Studies increasingly point to the importance that chores play in self-identity, self-esteem, work ethic and the formation of habits for a lifetime, in our experience we would 100% agree. - Erin*
We've been parenting for over 18 years and helping skills has become part of the fabric of our family culture. Upon pondering how to translate an integral part of our lives into words I concluded it can all be summed up in one word, expectation. We (my husband and I) strongly believe it is important for children to help out and we have an expectation that they will.
We were both raised in families where working alongside parents and siblings was the norm, we were children of the 70s (teens of the 80s) and this was standard. As new parents we reflected upon our own upbringing, researched and came to the conclusion that having jobs/chores would be a vital part of our children's development. Studies increasingly point to the importance that chores play in self-identity, self-esteem, work ethic and the formation of habits for a lifetime, in our experience we would 100% agree.
As parents we uphold that it is a natural part of belonging to a family unit that we all 'pitch in'. It is fortunate in that we are unified in our view and have similar standards of 'job done to satisfaction'.
We aren't strong believers in pocket money, so whilst our children may receive a bonus for a major project or can earn money for siblings' birthday presents or Christmas by doing extra chores, mostly work is undertaken just as part of being a contributing member of the family. The phrase 'the world does not owe you a living' is one the children have heard a few times;)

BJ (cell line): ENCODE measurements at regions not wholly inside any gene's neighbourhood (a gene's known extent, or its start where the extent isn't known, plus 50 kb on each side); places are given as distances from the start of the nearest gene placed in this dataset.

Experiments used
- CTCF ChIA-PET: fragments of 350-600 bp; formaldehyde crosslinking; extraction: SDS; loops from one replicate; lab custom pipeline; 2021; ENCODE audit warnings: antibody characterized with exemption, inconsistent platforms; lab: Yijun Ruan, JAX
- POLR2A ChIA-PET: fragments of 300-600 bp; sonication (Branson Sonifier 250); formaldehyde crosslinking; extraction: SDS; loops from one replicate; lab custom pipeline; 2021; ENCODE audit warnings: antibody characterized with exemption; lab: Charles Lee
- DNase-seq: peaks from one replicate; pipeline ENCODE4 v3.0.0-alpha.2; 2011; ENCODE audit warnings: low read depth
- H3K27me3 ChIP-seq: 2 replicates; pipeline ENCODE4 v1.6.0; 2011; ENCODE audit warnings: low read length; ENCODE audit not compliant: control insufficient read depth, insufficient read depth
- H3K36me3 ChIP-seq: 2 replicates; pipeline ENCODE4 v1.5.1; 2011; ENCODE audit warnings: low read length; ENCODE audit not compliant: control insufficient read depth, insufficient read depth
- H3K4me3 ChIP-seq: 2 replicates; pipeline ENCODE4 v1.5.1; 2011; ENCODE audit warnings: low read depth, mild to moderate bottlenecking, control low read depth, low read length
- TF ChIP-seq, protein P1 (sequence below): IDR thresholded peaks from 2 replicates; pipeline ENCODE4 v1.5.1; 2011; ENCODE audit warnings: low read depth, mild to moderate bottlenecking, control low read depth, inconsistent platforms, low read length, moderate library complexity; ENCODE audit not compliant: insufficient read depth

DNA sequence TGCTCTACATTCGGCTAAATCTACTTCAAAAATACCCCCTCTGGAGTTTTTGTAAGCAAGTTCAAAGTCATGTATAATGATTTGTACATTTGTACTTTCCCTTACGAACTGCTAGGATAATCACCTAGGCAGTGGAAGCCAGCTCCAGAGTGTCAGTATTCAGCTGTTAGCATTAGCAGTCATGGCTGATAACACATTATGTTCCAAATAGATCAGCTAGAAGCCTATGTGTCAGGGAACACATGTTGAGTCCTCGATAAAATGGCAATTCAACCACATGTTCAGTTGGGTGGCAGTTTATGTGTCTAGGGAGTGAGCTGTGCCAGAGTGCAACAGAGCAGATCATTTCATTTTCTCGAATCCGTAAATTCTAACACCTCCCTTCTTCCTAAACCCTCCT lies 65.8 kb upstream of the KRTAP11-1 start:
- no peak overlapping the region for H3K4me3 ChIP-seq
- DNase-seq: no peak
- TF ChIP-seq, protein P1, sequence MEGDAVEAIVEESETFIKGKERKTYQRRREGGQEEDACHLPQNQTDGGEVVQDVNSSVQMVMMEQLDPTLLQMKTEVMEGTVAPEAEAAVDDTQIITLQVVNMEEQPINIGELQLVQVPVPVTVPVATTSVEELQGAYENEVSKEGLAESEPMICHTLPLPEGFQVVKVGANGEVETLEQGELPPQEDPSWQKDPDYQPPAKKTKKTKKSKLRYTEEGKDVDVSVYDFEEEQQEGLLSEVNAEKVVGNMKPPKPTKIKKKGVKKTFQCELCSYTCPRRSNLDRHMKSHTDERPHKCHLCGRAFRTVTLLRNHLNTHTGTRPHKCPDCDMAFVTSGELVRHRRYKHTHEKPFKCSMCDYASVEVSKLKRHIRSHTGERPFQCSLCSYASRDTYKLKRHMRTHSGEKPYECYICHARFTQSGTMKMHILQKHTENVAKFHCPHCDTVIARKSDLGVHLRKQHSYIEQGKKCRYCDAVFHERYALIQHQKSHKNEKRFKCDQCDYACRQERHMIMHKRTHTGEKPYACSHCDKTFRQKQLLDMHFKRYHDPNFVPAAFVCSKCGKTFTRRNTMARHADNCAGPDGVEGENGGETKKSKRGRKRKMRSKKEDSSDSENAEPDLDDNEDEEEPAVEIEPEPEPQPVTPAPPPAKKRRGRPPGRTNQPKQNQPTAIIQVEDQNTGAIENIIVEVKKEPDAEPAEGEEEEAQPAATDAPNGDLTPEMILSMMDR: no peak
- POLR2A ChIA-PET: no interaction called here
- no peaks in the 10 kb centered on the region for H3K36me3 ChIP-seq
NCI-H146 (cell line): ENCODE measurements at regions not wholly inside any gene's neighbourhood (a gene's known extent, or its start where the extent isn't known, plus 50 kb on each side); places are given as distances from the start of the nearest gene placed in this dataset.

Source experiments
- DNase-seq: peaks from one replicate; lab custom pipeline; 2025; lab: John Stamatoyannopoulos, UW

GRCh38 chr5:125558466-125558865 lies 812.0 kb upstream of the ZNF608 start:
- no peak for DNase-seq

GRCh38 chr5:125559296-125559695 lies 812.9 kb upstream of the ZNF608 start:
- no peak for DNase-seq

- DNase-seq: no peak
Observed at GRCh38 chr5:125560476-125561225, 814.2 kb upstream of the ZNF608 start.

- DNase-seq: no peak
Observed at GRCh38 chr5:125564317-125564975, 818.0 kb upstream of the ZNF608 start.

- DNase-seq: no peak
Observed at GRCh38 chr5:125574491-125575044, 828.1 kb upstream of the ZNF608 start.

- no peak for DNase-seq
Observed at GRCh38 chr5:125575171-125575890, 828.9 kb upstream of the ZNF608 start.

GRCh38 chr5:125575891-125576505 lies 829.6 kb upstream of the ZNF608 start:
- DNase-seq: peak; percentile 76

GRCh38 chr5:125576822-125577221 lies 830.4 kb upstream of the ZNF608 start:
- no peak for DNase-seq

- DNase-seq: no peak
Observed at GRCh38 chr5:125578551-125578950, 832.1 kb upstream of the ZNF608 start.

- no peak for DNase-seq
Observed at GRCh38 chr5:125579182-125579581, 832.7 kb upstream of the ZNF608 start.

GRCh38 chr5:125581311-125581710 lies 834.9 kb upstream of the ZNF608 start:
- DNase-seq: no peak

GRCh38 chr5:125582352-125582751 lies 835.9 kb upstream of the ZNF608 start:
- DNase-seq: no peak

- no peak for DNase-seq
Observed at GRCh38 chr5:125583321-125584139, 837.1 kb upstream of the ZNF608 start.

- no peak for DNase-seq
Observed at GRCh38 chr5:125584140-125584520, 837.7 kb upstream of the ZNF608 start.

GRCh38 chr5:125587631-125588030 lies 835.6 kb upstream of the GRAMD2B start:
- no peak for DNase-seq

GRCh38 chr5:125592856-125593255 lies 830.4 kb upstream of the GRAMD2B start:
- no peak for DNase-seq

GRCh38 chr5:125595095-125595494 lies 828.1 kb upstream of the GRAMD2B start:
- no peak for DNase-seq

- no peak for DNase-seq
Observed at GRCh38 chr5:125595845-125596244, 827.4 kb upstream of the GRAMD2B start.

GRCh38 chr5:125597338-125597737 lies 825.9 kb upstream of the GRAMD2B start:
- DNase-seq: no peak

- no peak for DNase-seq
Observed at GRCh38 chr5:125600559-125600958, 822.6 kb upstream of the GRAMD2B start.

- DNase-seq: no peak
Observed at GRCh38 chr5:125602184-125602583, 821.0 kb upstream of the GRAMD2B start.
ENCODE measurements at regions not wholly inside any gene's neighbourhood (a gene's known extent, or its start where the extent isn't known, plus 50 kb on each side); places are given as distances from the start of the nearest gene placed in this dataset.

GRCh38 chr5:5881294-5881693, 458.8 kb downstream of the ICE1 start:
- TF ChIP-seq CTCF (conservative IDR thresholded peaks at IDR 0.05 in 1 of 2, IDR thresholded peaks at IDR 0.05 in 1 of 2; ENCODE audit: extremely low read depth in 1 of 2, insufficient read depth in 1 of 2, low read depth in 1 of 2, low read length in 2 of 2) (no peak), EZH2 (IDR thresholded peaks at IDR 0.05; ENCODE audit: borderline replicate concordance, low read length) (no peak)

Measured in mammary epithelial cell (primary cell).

How does philosophy translate into reality? I'd like to preface the following by sharing we are not perfect, nor perfectionists, we aren’t militant in our approach or discipline (although we do write it up in lists), our children grumble occasionally (and get away with it) although we do 'drag' younger ones in sometimes, nor are we always consistent on a daily basis, but over the long haul we have put in the effort and it is paying off for all.
So. Some tips?
- Start young!
- Make it fun- turn it into a game
- Create little challenges - be creative e.g. "pick up all the blue toys, the cars, let's race the clock, race each other"
- Sing rhymes
- Have little ones be your 'runners' (run misplaced items to the correct rooms).
- Sometimes young children will be happy to fall in with your ideas, sometimes not (they're the not so good days;)
As the children grow older games don't have the same appeal;) We have tried various methods over the years:
- Job charts
- Rotating jobs
- Changing jobs once a week (they keep them for longer if not up to standard as obviously they need more time to master the skill;)
- Sometimes we have paired children, sometimes they prefer to work individually on tasks.
- At present each child is responsible for a particular room and one or two kitchen duties, the older children also are responsible for their own laundry.
- It helps to have a regular time each day for cleanup.
- Until the children are capable of consistently meeting a certain standard I do an 'inspection' of their room/area once they tell me they have completed their task. They are familiar with the question "is it to Mum's standard?" If not they will be sent back to re-do until we’re both satisfied with the result.
Are you growing little helpers at your place? How do you tackle it?
*Erin lives on a 140 acres on the East Coast of Australia with her husband and nine children, she shares snippets and musings about family life, home educating, owner building, striving for organisation, trying to eat grain free, creating a home library and other interests including books, photography and books. She blogs at Seven Little Australians and Counting